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Fibre and Fibre Supplements

Fibre and Fibre Supplements

Fibre (roughage) is the part of plant food that is not digested. It stays in your gut and is passed in the stools (faeces). Fibre adds bulk to the stools. This helps your bowels to work well and helps to prevent some bowel and anal conditions.

Stools (faeces) are usually soft and easy to pass if you eat enough fibre and you drink enough fluid. We should aim to eat at least 18 grams of fibre per day. (The average person in the UK eats only about 12 grams of fibre each day.) A diet with plenty of fibre:

  • Will help to prevent and treat constipation.
  • Will help to prevent some bowel conditions such as diverticular disease, piles (haemorrhoids) and a painful condition of the back passage (anus), which is called anal fissure.
  • May help you to lose or control weight. Fibre is filling but it has no calories and is not digested.
  • May reduce the risk of developing bowel cancer.
  • May help to lower your blood lipid (cholesterol) level.
  • May reduce the risk of developing diabetes and help to control your blood sugar levels.

Increasing your fibre intake has also been shown to improve the population of helpful germs (bacteria) in your gut, known as the microbiome. An unhealthy microbiome has been linked with many conditions, and not just those of the gut such as bowel cancer. It has been linked with the immune system, diabetes, mental health, inflammation and obesity. Our understanding of the role of the microbiome on our health is only just beginning. However, it seems that a diet high in fibre is the most important factor in making sure our microbiome helps to keep us healthy.

There are two types of fibre in the diet - insoluble fibre and soluble fibre. They work in different ways in the body. A combination of both types of fibre should form part of a healthy balanced diet in order to keep your gut healthy. Many foods containing fibre will naturally contain both types.

Insoluble fibre

This type of fibre cannot be dissolved in water. It passes through the digestive system mostly unchanged. It acts like a sponge and absorbs water, adds bulk to stools (faeces) and allows waste to be passed through bowels more quickly. This helps to prevent constipation and other conditions such as piles (haemorrhoids) and diverticular disease. This type of fibre is found in:

  • Skin, pith and pips of fruit and vegetables.
  • Wheat and bran.
  • Corn (maize).
  • Nuts and whole grains.

Soluble fibre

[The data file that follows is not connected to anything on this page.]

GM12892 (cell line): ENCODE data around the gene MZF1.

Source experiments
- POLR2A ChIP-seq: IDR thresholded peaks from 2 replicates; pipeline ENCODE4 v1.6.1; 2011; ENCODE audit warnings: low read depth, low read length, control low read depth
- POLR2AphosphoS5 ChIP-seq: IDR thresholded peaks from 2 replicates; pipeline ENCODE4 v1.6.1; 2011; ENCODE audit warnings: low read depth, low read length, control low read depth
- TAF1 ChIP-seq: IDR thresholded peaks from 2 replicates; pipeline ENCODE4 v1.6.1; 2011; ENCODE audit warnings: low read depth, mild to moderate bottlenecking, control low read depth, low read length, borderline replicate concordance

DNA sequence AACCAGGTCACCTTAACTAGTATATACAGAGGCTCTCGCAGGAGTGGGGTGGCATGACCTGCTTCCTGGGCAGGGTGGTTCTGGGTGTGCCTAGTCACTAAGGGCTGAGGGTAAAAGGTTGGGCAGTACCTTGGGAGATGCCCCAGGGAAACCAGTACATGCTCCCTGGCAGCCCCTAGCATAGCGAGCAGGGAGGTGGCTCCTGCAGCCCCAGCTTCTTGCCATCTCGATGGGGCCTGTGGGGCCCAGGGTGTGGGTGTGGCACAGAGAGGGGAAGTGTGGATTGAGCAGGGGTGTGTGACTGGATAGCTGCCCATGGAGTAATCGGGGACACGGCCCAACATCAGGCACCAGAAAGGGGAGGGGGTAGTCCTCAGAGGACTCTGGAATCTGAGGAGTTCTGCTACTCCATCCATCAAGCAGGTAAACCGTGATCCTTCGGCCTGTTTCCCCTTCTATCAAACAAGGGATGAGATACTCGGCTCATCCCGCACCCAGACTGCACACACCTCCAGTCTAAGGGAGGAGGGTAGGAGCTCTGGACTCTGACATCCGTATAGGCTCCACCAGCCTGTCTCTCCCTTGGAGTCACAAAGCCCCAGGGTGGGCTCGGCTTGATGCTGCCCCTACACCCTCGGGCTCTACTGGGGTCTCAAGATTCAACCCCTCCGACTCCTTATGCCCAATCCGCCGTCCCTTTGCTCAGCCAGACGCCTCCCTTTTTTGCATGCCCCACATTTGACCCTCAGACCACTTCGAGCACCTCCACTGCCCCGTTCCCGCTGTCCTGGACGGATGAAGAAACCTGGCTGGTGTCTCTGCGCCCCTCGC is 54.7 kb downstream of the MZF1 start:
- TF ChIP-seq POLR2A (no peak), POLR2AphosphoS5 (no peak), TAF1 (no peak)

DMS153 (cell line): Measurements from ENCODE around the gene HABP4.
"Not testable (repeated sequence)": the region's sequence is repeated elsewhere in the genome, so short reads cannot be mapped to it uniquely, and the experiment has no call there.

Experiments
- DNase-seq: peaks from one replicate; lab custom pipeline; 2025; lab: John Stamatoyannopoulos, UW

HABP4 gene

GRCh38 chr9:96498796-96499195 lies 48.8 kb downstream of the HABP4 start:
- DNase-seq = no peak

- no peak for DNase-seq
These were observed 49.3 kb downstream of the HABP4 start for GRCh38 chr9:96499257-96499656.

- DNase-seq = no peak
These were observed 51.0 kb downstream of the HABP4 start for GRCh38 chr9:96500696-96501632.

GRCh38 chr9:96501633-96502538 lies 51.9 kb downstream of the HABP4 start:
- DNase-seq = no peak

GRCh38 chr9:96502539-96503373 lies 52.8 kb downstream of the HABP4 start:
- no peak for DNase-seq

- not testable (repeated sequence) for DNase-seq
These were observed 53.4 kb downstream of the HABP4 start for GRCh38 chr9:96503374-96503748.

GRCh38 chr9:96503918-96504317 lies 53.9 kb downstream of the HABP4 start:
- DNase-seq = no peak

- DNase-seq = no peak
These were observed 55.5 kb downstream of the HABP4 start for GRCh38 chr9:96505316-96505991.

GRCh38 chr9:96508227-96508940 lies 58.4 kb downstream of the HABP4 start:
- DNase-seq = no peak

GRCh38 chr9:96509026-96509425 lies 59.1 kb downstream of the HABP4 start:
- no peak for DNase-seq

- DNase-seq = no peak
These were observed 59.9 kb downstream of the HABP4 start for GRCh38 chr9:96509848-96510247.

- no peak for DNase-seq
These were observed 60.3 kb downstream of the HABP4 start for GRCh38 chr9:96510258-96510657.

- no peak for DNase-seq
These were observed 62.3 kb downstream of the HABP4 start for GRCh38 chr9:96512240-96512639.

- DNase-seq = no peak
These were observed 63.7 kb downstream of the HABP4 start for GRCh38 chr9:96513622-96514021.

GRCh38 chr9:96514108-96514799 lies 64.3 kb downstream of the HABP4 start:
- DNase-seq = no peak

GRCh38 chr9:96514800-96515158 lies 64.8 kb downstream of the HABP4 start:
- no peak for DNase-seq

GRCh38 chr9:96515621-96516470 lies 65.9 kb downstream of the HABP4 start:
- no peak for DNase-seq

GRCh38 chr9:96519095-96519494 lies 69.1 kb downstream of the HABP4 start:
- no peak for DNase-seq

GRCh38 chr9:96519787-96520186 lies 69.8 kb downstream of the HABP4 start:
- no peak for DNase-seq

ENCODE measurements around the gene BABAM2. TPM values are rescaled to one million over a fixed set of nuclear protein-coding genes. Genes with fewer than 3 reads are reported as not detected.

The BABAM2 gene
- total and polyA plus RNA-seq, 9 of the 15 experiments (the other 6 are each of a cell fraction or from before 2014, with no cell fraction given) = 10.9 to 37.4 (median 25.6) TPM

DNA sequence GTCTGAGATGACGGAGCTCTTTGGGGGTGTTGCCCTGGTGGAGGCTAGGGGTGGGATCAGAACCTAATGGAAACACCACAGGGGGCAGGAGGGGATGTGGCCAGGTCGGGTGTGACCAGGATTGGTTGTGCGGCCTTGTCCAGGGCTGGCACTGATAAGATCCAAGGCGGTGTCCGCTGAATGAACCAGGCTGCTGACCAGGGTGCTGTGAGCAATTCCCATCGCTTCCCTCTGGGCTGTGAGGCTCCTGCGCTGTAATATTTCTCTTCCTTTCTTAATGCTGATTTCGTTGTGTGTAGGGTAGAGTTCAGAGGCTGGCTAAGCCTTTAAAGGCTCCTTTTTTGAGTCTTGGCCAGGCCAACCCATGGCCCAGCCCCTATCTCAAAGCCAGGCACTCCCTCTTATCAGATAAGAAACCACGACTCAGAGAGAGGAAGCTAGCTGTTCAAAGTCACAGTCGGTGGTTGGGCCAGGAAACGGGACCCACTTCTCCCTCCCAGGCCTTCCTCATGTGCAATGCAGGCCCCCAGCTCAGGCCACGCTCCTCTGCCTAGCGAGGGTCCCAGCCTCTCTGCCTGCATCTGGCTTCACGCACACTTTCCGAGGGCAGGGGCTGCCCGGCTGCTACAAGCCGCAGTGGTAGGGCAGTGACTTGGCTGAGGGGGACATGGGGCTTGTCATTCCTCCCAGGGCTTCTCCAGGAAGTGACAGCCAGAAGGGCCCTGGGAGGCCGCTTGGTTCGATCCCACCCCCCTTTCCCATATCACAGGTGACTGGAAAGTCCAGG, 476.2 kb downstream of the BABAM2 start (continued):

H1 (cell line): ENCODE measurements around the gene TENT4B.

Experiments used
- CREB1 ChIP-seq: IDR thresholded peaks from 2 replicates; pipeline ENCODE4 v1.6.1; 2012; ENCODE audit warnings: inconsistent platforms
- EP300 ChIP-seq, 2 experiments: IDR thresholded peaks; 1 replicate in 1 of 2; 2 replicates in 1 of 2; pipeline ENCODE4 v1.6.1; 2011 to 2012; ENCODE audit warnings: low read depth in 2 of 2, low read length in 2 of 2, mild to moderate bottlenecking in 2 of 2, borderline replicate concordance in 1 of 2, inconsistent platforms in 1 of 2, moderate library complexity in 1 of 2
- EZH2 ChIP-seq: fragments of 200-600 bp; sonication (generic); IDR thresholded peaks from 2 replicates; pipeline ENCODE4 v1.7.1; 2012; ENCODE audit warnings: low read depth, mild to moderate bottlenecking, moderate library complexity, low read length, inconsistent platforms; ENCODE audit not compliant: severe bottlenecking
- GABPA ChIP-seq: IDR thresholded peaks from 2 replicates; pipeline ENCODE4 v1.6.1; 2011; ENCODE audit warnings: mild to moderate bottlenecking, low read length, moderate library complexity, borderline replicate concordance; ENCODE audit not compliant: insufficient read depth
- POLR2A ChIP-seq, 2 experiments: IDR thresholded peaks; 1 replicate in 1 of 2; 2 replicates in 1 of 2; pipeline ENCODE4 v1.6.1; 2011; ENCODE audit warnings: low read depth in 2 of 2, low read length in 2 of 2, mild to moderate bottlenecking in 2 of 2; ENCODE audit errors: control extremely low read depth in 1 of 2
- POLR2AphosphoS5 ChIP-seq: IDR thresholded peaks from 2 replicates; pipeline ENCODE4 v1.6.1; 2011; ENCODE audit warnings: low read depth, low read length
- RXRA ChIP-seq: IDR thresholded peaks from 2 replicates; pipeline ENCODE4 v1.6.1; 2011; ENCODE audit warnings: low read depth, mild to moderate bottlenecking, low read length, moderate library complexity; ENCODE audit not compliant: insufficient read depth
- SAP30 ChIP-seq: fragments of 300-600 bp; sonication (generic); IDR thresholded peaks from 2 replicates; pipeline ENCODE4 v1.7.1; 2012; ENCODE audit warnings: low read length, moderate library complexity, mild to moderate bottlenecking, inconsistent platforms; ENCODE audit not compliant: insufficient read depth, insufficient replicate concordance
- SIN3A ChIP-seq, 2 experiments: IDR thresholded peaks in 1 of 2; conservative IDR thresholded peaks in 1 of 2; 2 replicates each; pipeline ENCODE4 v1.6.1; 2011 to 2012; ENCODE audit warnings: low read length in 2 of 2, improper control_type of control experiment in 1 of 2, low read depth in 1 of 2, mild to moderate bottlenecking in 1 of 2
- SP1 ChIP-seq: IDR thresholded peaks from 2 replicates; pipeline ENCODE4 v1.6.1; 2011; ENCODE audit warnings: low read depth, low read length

This type of fibre dissolves in water and can be broken down by the natural germs (bacteria) in the bowels. It softens stools and makes them larger, so that they are easier to pass. When mixed with water, it also forms a gel in the stomach. The gel binds with excess cholesterol so it does not get absorbed, which helps to reduce the risk of heart disease. Also, soluble fibre helps to slow down the digestion of food; therefore, sugar (glucose - our main source of energy) is released and absorbed slowly. This keeps our blood sugar levels steady. This type of fibre is found in:

  • Oats
  • Barley
  • Psyllium and ispaghula
  • Nuts and seeds
  • Fruit and vegetables
  • Beans and pulses

These include the following:

  • Wholemeal or wholewheat bread, biscuits and flour.
  • Wholegrain breakfast cereals such as All-Bran®, Bran Flakes®, Weetabix®, Shredded Wheat®, muesli, etc. A simple thing like changing your regular breakfast cereal can make a big difference to the amount of fibre you eat each day.
  • Brown rice, and wholemeal spaghetti and other wholemeal pasta.
  • Fruit and vegetables. Aim to eat at least five portions of a variety of fruit and vegetables each day. One portion is:
    • One large fruit such as an apple, pear, banana, orange, or a large slice of melon or pineapple.
    • Two smaller fruits such as plums, satsumas, etc.
    • One cup of small fruits such as grapes, strawberries, raspberries, cherries, etc.
    • One tablespoon of dried fruit.
    • A normal portion of any vegetable (about two tablespoons).
    • One dessert bowl of salad.

You may be advised by your doctor to take extra fibre supplements if you have constipation or other bowel problems such as irritable bowel syndrome. Several are available. You can buy them at pharmacies or health food shops:

  • Unprocessed bran is a cheap fibre supplement. You can sprinkle bran on breakfast cereals, or mix it with fruit juices, milk, stews, soups, crumbles, pastries, scones, etc. However, bran may not be suitable for you (see below).
  • Other fibre supplements include ispaghula husk (psyllium), methylcellulose, sterculia, wheat dextrin, inulin fibre, and whole linseeds (soaked in water). There are various branded products that contain these supplements (a pharmacist can advise).

Fibre needs fluid to work, so have plenty to drink when you eat a high-fibre diet or fibre supplements. Drink at least two litres (about 8-10 cups) per day. This is to prevent a blockage of the gut, which is a rare complication of eating a lot of fibre without adequate fluid. This might include water, sugar-free squashes, herbal/fruit teas, tea and coffee.